Find more information in these past blog posts on winter layering for infants and winter hiking with babies along with this past gear guide for more ideas on keeping your baby cozy in these colder months.
Babywearing to stay warm
Wearing a baby (especially with a wrap or a soft-structured carrier) can get HOT. For this reason, you will need to consider how you layer both yourself and baby. For adults, removing the mid-layer (aka the “warm” layer) can help prevent over-heating. If you want more information on cold-weather babywearing, check out these articles on winter layering when babywearing, layering for all aspects of motherhood (pregnancy on up), and 5 winter carrier options that we love.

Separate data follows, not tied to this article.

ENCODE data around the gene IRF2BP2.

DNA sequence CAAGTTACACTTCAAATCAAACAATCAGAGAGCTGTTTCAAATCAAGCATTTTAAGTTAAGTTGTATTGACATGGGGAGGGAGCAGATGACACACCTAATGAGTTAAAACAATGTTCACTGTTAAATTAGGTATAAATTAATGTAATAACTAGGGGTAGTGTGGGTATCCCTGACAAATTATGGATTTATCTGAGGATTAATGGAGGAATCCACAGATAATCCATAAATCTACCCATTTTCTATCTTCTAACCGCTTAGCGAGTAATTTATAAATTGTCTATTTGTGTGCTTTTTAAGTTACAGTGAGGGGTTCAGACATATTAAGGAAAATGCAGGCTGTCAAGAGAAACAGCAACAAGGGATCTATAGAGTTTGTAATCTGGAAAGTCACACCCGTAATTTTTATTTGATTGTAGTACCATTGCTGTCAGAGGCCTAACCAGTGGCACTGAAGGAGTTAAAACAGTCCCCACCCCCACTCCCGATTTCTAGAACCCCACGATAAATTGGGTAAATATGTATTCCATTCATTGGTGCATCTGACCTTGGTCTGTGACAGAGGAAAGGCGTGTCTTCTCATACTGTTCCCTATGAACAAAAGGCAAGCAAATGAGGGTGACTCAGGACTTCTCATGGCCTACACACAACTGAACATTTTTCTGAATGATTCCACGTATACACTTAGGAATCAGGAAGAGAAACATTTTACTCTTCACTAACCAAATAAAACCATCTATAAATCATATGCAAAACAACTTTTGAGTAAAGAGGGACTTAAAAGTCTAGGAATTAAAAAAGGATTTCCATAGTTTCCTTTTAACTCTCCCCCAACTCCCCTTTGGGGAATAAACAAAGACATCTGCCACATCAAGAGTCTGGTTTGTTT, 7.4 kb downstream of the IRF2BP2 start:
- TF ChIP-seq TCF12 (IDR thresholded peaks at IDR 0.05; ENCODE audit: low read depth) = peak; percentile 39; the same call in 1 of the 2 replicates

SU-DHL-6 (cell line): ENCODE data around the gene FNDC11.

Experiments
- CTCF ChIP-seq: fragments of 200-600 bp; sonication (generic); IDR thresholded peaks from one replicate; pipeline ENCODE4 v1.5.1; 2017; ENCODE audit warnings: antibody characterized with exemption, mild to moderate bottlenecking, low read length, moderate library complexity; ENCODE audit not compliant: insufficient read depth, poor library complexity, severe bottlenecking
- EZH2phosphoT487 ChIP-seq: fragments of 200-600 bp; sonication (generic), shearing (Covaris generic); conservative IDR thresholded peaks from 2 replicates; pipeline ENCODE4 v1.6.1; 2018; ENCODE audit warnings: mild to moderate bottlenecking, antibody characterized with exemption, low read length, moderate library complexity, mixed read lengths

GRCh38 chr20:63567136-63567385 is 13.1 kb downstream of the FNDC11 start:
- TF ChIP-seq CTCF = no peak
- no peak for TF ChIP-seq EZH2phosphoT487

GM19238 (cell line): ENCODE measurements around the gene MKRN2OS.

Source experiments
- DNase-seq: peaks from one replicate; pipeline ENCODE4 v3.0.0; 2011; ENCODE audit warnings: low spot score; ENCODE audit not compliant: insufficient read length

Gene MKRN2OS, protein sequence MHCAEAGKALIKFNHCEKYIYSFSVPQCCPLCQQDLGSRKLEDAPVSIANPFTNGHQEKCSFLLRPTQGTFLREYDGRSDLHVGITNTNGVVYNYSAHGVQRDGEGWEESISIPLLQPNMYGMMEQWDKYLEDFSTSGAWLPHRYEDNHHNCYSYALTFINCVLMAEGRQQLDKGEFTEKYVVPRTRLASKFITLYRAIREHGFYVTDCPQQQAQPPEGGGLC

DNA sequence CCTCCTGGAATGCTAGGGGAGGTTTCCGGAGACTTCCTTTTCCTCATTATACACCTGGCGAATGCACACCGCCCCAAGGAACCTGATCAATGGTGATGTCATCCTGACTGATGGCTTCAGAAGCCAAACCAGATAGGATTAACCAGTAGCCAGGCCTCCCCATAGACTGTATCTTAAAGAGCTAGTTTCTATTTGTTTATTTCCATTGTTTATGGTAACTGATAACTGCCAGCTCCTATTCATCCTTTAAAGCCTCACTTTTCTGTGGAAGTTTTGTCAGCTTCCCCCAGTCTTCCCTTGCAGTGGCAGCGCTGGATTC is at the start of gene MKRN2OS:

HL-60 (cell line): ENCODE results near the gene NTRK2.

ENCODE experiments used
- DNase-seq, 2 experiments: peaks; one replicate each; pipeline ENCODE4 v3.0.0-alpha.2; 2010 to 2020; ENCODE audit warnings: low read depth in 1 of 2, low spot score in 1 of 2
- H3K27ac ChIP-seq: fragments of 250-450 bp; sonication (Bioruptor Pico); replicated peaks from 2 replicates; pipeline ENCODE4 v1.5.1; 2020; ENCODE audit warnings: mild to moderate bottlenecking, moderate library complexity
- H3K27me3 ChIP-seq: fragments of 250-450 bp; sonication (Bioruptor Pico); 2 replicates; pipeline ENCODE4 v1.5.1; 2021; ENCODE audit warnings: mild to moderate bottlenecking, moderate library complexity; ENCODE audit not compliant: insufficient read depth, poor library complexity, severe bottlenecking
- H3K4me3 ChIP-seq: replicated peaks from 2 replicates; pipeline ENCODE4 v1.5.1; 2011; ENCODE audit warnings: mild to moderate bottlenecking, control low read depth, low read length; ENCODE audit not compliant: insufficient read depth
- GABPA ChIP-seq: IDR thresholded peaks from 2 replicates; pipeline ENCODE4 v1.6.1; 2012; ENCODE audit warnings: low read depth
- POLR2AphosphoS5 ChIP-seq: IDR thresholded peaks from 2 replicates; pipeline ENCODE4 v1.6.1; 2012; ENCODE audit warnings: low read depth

What Other Gear do I Need?
This will differ based on trail conditions and outdoor activity, but here are some options to consider in order to make your adventure as enjoyable (and comfortable) as possible.
- Hiking essentials: Whether you are going on a family winter hike for a few hours or a longer snowshoeing adventure, be sure to pack the “10 Essentials” in a good-quality hiking pack, such as the All-Conditions Waterproof Day Pack from L.L.Bean. It’s a good idea to include some hand and foot warmers for those extra cold days! Read more about the 10 essentials and what you need for a successful day hike here.
- Traction cleats or spikes: Cleats or spikes such as Yaktrax or Stabilicers are especially important when babywearing on frozen or snow-covered ground. They are easy to attach to most shoes and boots and help prevent slipping and sliding on the trails.
- Hiking poles: Hiking poles are another important gear option for added stability on icy or wet trails.